The Baker case laid the grounds for more recent legal arguments, including the 2009 case Varnum v. Brein. The case was presented before the Iowa Supreme Court, which found that under the equal protection clause in the Constitution, same-sex marriage is a legal, constitutional right. The decision was unanimous in favor of legalizing same-sex marriage in the state of Iowa.

“The opinion reflects a carefully considered constitutional law decision from a state supreme court that has a long history of trying to do the right thing under the law, even if it is not consistent with what other states around it or the nation may be doing,” said Ann Estin, a professor at the Iowa College of Law in Iowa City.

The Iowa Supreme Court saw that marriage is not simply a social concept. Under the law, marriage changes tax status, custody, housing and more.

Iowa is the only state in the Midwest to allow same-sex couples to marry legally. Other states have developed provisions, such as domestic partnership registries and civil unions, to accommodate same-sex couples and provide them the same legal rights that come with marriage.

“We were created to make the state of Iowa more welcoming and accepting for gay and lesbian people,” said Troy Price, the executive director of One Iowa, a LGBT civil rights group. “We work to change hearts and minds.”

One Iowa’s goal is to protect and advance civil rights for the LGBT community in Iowa. Since the group’s founding in 2005, its members have worked to educate Iowans about the LGBT community and the benefits for same-sex couples in marriage legalization.

Price said that for the most part, especially after the Varnum decision, Iowans have responded positively to the One Iowa message.

“Iowans, historically, have always been a people who live and let live,” Price said. “We don’t really care what people are doing in their house. We don’t really mind the gay couple down the street.”

Price said when the Iowa Supreme Court first announced its opinion in Varnum people across the state were asking, “How can this be?” But, he says, as time has passed more people are changing their point of view about same-sex marriage.

“A lot of people just have that inherent prejudice to begin with and then they have a conversation with themselves and they talk to their friends and they talk with their neighbors about what this means,” Price said. “They think about the gay couple down the street and actually what this truly means for them.”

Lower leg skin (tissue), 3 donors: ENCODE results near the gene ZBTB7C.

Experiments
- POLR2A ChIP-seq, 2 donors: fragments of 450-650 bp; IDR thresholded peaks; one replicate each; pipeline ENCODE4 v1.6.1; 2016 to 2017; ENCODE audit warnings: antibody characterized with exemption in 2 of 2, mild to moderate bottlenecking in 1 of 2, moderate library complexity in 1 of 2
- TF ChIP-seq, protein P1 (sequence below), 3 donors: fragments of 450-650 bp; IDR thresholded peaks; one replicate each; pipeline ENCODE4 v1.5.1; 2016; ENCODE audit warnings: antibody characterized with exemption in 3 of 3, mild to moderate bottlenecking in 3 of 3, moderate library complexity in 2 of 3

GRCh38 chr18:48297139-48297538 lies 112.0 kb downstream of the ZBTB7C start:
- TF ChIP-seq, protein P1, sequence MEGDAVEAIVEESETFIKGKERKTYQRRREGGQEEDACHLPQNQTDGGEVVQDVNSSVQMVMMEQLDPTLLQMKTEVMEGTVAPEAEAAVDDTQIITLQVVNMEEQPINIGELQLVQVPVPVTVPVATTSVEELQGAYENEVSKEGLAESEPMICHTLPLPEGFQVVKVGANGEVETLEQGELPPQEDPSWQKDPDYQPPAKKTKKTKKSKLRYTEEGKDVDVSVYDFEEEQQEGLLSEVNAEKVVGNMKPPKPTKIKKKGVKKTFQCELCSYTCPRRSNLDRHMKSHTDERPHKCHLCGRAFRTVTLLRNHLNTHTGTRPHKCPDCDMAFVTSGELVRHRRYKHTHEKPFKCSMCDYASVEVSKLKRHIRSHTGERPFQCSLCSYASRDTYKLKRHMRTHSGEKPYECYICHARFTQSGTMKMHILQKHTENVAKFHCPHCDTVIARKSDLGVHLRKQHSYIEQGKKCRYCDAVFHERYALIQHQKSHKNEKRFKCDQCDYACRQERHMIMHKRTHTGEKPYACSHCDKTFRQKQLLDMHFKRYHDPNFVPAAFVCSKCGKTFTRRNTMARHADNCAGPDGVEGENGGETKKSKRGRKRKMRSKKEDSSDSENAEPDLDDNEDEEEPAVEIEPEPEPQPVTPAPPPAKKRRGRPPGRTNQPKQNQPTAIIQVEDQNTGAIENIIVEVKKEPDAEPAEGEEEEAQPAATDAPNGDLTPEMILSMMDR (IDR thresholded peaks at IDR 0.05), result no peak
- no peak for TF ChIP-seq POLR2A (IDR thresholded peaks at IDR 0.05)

Despite the change in views across Iowa, same-sex couples and their supporters living in the state are not without their challenges. In 2010, three Iowa Supreme Court justices were denied retention in a state-wide ballot measure.

“We have had judicial retention since the mid-1960s and there have been four times previously where a judge, never a supreme court justice, has been removed. And it has always been for gross incompetence,” Price said.

The campaign promoting the removal of the justices was primarily financed by the FAMiLY LEADER, a pro-family organization led by president and CEO Bob Vander Plaats. The organization released a statement in December 2010 before its “Capturing Momentum Tour” to the 99-counties in Iowa.

In the news release, FAMiLY LEADER director of development, Matt Resetter said, “Now we have an even greater opportunity to harness that election momentum and see that conservative, constitutional, pro-family principles continue to be esteemed in our state for generations to come.”

Price explained when the vote occurred, many Iowans did not think the retention vote was a real threat, but after the actions of the FAMiLY LEADER, One Iowa and same-sex marriage supporters will not allow anything similar to happen again in Iowa.

Well, what about Kansas?

In April 2005, Kansas voters approved a constitutional amendment to ban same-sex marriage. A New York Times article, “In the Heartland and Out of the Closet,” documents the social changes in Kansas when the constitutional amendment was being considered.

The article discusses the choices gay and lesbian Kansans faced in 2005, especially for individuals and couples who were not open about their sexuality. The article said the choice between standing up against the constitutional amendment and staying secretive about their sexuality led many Kansans to come out to their friends and neighbors in a way to start a conversation about rights for same-sex couples.

At the time, their efforts were not enough. The constitutional amendment passed and the Kansas constitution now defines it as, “Marriage shall be constituted by one man and one woman only. All other marriages are declared to be contrary to the public policy of this state and are void.”

Despite the constitutional amendment, the number of same-sex couples in the state has grown. In the 2000 census, Kansas registered 21,411 male householders with children. In 2010 the number had grown by 34.4 percent to 28,773 householders. Ken and Evan Scheweda-Stoskopf and their children are in the 34.4 percent change.

A truly modern family

For Evan and Ken’s children, having two dads is not a big deal. The children are Ken’s from a previous marriage.